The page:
LEXINGTON, Ky. — Attorneys for the sole survivor of the crash of Comair Flight 5191 Friday blasted a report by the National Transportation Safety Board as being "incomplete and insufficient to address the causes of the Lexington tragedy."
In a statement released Friday night, attorneys for Flight 5191 first officer James Polehinke argue that pilot error was not the only cause of the crash. The NTSB's findings ignored important system failures that could have prevented the crash once the pilots turned onto the wrong runway, which was too short, the statement said.
Polehinke's lawyers specifically pointed to the Federal Aviation Administration, the air traffic controller on duty that morning and Blue Grass Airport, which had undergone a massive runway reconstruction and repaving project before the crash.
"The Board's factual and probable-cause findings should have addressed all of the root causes of the atmosphere of confusion that led to the aircraft turning onto the wrong runway, and they should have addressed every factor that resulted in the failure to notice and correct the mistaken turn, once it was made," said the statement from Polehinke's attorneys, Bruce Brandon and Larry Moore III.
After a daylong meeting Thursday in Washington, the NTSB ruled that the probable cause of the crash rested almost entirely with Polehinke and Capt. Jeffrey Clay. The board said the two failed to confirm their position on the runway, ignored cues that would have warned them they were in the wrong place and engaged in too much irrelevant chit-chat in the cockpit.
The Aug. 27 crash killed 49 people. Only Polehinke survived, after he was pulled from the wreckage with serious injuries. He underwent several surgeries, spent weeks in the hospital and returned to Florida to recuperate.
He has remained largely silent about the accident.
The statement released Friday made clear that Polehinke and his attorneys don't think all the blame rests in the cockpit of the doomed plane. Brandon said the statement spoke for itself, and he declined to elaborate.
The statement said the Lexington accident resulted from a series of failures in the "safety net" that is supposed to protect passengers and crew, and to prevent "one party's error from causing a catastrophe."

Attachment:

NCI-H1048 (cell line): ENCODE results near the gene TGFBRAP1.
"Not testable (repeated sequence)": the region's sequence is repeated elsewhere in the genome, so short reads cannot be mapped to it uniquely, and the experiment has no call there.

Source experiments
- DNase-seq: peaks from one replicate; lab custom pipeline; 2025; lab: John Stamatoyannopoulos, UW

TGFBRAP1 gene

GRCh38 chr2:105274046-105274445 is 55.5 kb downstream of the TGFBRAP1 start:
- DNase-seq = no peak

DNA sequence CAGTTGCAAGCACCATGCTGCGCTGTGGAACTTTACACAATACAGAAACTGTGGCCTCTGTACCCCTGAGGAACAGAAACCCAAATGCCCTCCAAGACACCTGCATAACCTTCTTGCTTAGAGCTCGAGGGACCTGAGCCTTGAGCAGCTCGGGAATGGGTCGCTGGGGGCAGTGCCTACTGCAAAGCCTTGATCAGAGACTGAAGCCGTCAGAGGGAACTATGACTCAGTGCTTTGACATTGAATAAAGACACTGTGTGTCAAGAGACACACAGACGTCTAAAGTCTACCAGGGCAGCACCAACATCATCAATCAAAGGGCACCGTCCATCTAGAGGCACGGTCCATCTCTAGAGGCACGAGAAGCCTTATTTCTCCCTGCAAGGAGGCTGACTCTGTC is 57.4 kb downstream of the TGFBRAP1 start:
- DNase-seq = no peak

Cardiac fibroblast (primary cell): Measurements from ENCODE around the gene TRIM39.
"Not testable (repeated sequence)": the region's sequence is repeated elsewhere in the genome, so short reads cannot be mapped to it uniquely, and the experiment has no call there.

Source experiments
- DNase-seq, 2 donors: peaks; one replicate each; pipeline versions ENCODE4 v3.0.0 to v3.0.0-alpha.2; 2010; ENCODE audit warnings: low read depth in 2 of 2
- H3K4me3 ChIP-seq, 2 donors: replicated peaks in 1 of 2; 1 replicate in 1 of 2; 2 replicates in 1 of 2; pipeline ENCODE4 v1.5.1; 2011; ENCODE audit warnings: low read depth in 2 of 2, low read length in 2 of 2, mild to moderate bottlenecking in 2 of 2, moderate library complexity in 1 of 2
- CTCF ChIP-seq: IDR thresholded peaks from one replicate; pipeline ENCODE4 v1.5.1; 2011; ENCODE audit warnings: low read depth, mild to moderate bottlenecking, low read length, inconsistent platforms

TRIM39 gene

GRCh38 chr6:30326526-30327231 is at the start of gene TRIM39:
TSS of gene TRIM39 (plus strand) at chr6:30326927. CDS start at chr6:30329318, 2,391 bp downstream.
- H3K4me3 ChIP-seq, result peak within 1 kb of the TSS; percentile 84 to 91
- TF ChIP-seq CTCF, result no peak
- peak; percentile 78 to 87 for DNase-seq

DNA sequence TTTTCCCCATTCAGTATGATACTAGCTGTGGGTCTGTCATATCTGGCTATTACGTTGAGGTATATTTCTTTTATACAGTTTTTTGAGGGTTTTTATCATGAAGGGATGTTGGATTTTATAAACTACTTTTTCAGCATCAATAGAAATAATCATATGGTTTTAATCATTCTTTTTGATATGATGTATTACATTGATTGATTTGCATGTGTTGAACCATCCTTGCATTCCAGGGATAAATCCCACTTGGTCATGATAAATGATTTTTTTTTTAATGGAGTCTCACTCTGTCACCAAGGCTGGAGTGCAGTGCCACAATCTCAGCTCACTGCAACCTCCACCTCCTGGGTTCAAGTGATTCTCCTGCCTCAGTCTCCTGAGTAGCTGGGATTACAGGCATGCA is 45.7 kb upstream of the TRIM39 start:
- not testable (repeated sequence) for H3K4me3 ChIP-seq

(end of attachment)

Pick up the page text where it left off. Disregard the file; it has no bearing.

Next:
Polehinke's attorneys pointed to problems with the FAA and the air traffic control system that resulted in "inadequate warnings, inadequate taxi directions, and the predictable failure of an overly burdened and fatigued individual to comply with requirements to scan the runways and to warn the cockpit of potential dangers."
Polehinke's attorneys also stated that the NTSB findings did not address confusion caused by the construction project at Blue Grass Airport that "resulted in improper markings, signage, and lighting."
The NTSB also did not address the roles the FAA, air traffic control, the airport and chart-makers played in the tragedy by providing the pilots with misleading and "faulty charts," the lawyers said.
In its report, the NTSB did not find any problems with markings, signage and lighting at the airport.
Also, the NTSB acknowledged the airport map given to the pilots was inaccurate, but said "adequate cues existed on the airport surface and available resources were present in the cockpit to allow the flight crew to successfully navigate from the air carrier ramp" to the correct runway.
Deborah Hersman, the NTSB member who was on the scene in Lexington after the crash, told the Associated Press Friday that the agency subpoenaed Polehinke in an attempt to hear his account of the crash. The NTSB never interviewed Polehinke because his doctor said his injuries were too severe, Hersman said.
Reached by phone Friday night, Brandon declined to discuss Polehinke's medical condition or why he was not interviewed by the NTSB.
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